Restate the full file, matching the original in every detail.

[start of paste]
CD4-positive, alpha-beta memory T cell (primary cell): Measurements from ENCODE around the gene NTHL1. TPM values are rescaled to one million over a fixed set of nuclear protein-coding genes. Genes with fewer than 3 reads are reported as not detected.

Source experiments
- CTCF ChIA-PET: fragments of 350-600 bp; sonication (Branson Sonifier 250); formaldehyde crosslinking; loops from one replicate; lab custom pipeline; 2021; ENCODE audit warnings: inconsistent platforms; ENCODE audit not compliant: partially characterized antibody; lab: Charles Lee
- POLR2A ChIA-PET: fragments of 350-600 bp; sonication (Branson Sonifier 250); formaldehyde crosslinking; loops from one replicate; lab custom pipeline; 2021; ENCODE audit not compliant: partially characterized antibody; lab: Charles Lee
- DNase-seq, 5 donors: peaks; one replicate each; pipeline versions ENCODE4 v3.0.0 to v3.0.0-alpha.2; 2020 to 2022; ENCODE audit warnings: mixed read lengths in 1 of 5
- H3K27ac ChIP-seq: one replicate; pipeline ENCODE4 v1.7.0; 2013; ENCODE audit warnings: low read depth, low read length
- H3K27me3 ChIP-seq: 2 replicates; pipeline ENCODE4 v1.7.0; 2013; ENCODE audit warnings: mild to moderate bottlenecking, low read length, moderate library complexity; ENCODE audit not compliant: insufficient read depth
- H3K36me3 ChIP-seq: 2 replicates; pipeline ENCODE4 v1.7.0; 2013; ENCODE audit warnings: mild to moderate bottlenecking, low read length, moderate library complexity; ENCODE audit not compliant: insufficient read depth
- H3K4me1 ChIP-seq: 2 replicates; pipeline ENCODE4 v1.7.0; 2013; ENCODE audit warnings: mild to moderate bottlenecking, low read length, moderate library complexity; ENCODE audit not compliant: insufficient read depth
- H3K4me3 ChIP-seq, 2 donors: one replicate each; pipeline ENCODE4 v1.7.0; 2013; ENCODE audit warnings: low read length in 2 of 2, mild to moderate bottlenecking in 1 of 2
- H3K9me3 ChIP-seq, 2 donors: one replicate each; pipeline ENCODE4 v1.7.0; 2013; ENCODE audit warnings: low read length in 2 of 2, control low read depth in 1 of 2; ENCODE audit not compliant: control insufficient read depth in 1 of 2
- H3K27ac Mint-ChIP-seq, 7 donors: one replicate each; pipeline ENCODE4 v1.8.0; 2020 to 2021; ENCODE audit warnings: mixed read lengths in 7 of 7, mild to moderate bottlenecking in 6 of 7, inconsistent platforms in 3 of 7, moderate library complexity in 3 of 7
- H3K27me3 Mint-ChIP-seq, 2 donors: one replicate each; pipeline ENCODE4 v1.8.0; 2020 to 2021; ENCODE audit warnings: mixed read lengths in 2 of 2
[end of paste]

CD4-positive, alpha-beta memory T cell (primary cell): Measurements from ENCODE around the gene NTHL1. TPM values are rescaled to one million over a fixed set of nuclear protein-coding genes. Genes with fewer than 3 reads are reported as not detected.

Source experiments
- CTCF ChIA-PET: fragments of 350-600 bp; sonication (Branson Sonifier 250); formaldehyde crosslinking; loops from one replicate; lab custom pipeline; 2021; ENCODE audit warnings: inconsistent platforms; ENCODE audit not compliant: partially characterized antibody; lab: Charles Lee
- POLR2A ChIA-PET: fragments of 350-600 bp; sonication (Branson Sonifier 250); formaldehyde crosslinking; loops from one replicate; lab custom pipeline; 2021; ENCODE audit not compliant: partially characterized antibody; lab: Charles Lee
- DNase-seq, 5 donors: peaks; one replicate each; pipeline versions ENCODE4 v3.0.0 to v3.0.0-alpha.2; 2020 to 2022; ENCODE audit warnings: mixed read lengths in 1 of 5
- H3K27ac ChIP-seq: one replicate; pipeline ENCODE4 v1.7.0; 2013; ENCODE audit warnings: low read depth, low read length
- H3K27me3 ChIP-seq: 2 replicates; pipeline ENCODE4 v1.7.0; 2013; ENCODE audit warnings: mild to moderate bottlenecking, low read length, moderate library complexity; ENCODE audit not compliant: insufficient read depth
- H3K36me3 ChIP-seq: 2 replicates; pipeline ENCODE4 v1.7.0; 2013; ENCODE audit warnings: mild to moderate bottlenecking, low read length, moderate library complexity; ENCODE audit not compliant: insufficient read depth
- H3K4me1 ChIP-seq: 2 replicates; pipeline ENCODE4 v1.7.0; 2013; ENCODE audit warnings: mild to moderate bottlenecking, low read length, moderate library complexity; ENCODE audit not compliant: insufficient read depth
- H3K4me3 ChIP-seq, 2 donors: one replicate each; pipeline ENCODE4 v1.7.0; 2013; ENCODE audit warnings: low read length in 2 of 2, mild to moderate bottlenecking in 1 of 2
- H3K9me3 ChIP-seq, 2 donors: one replicate each; pipeline ENCODE4 v1.7.0; 2013; ENCODE audit warnings: low read length in 2 of 2, control low read depth in 1 of 2; ENCODE audit not compliant: control insufficient read depth in 1 of 2
- H3K27ac Mint-ChIP-seq, 7 donors: one replicate each; pipeline ENCODE4 v1.8.0; 2020 to 2021; ENCODE audit warnings: mixed read lengths in 7 of 7, mild to moderate bottlenecking in 6 of 7, inconsistent platforms in 3 of 7, moderate library complexity in 3 of 7
- H3K27me3 Mint-ChIP-seq, 2 donors: one replicate each; pipeline ENCODE4 v1.8.0; 2020 to 2021; ENCODE audit warnings: mixed read lengths in 2 of 2